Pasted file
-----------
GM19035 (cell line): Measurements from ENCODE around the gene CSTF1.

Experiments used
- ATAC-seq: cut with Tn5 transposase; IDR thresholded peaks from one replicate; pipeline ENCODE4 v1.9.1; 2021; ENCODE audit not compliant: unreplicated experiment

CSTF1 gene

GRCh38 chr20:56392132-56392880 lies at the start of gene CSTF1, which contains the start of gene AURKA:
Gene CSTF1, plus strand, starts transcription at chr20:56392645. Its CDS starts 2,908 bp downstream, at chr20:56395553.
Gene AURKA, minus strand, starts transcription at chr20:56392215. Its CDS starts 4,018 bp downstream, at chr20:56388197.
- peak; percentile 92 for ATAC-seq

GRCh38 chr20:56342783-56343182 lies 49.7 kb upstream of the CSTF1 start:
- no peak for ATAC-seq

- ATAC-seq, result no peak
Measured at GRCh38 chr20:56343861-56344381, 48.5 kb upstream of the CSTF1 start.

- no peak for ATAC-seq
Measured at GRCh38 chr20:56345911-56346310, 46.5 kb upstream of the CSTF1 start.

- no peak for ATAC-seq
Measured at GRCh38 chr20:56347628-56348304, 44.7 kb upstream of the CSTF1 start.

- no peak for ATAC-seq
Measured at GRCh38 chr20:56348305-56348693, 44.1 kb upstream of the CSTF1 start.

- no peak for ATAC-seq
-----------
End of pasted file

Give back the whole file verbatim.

GM19035 (cell line): Measurements from ENCODE around the gene CSTF1.

Experiments used
- ATAC-seq: cut with Tn5 transposase; IDR thresholded peaks from one replicate; pipeline ENCODE4 v1.9.1; 2021; ENCODE audit not compliant: unreplicated experiment

CSTF1 gene

GRCh38 chr20:56392132-56392880 lies at the start of gene CSTF1, which contains the start of gene AURKA:
Gene CSTF1, plus strand, starts transcription at chr20:56392645. Its CDS starts 2,908 bp downstream, at chr20:56395553.
Gene AURKA, minus strand, starts transcription at chr20:56392215. Its CDS starts 4,018 bp downstream, at chr20:56388197.
- peak; percentile 92 for ATAC-seq

GRCh38 chr20:56342783-56343182 lies 49.7 kb upstream of the CSTF1 start:
- no peak for ATAC-seq

- ATAC-seq, result no peak
Measured at GRCh38 chr20:56343861-56344381, 48.5 kb upstream of the CSTF1 start.

- no peak for ATAC-seq
Measured at GRCh38 chr20:56345911-56346310, 46.5 kb upstream of the CSTF1 start.

- no peak for ATAC-seq
Measured at GRCh38 chr20:56347628-56348304, 44.7 kb upstream of the CSTF1 start.

- no peak for ATAC-seq
Measured at GRCh38 chr20:56348305-56348693, 44.1 kb upstream of the CSTF1 start.

- no peak for ATAC-seq